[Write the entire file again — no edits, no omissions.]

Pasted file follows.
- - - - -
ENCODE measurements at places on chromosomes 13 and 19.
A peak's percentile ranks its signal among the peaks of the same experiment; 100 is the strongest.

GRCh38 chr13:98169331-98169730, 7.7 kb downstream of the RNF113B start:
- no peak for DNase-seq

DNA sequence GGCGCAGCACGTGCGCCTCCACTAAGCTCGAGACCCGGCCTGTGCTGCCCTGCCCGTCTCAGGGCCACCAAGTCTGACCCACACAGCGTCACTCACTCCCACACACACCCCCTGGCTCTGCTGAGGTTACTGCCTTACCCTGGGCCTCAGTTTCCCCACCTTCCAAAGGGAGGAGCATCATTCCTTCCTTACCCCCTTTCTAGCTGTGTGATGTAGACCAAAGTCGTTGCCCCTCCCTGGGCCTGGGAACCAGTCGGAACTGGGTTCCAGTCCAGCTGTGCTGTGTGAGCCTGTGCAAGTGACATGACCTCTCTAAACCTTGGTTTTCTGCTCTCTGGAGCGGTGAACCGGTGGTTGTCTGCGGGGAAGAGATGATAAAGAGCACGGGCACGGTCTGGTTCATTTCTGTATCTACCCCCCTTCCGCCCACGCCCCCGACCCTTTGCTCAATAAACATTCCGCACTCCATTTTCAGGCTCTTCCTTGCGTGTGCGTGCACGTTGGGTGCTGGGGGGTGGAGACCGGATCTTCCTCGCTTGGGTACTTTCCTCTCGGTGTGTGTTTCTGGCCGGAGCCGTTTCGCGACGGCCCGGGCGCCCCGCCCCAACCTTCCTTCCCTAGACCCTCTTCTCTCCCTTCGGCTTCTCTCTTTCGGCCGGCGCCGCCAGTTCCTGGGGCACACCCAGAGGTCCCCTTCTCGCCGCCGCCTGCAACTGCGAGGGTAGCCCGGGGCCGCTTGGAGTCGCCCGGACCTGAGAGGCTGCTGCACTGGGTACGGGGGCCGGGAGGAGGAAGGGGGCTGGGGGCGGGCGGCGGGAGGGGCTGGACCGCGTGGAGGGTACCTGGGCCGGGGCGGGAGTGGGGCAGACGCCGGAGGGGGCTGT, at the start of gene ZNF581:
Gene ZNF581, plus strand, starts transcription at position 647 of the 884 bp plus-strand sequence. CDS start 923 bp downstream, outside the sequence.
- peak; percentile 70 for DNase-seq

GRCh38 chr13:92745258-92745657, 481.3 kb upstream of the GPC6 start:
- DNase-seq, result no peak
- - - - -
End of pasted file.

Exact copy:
ENCODE measurements at places on chromosomes 13 and 19.
A peak's percentile ranks its signal among the peaks of the same experiment; 100 is the strongest.

GRCh38 chr13:98169331-98169730, 7.7 kb downstream of the RNF113B start:
- no peak for DNase-seq

DNA sequence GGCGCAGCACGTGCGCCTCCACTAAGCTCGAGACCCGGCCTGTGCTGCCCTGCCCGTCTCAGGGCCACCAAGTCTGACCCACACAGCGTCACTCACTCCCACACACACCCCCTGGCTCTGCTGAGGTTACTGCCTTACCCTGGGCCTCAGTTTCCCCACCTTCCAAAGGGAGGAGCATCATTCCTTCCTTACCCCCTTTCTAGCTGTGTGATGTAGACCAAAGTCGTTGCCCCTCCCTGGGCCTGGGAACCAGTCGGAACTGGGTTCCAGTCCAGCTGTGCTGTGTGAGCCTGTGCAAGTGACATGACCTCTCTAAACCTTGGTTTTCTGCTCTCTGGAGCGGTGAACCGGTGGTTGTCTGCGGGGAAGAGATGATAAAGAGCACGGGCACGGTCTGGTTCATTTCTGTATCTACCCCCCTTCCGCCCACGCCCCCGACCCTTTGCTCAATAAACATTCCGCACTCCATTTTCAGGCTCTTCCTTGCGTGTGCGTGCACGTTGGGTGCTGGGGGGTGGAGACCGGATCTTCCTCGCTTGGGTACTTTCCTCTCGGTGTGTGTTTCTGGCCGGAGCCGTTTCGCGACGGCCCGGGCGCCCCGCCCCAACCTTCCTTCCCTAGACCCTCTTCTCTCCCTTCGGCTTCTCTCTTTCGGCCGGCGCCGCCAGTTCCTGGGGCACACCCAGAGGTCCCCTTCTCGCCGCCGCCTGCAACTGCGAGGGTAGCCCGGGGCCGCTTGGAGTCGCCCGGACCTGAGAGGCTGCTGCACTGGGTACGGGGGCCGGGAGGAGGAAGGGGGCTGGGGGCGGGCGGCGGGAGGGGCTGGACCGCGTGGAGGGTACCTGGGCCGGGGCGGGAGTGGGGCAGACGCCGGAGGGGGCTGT, at the start of gene ZNF581:
Gene ZNF581, plus strand, starts transcription at position 647 of the 884 bp plus-strand sequence. CDS start 923 bp downstream, outside the sequence.
- peak; percentile 70 for DNase-seq

GRCh38 chr13:92745258-92745657, 481.3 kb upstream of the GPC6 start:
- DNase-seq, result no peak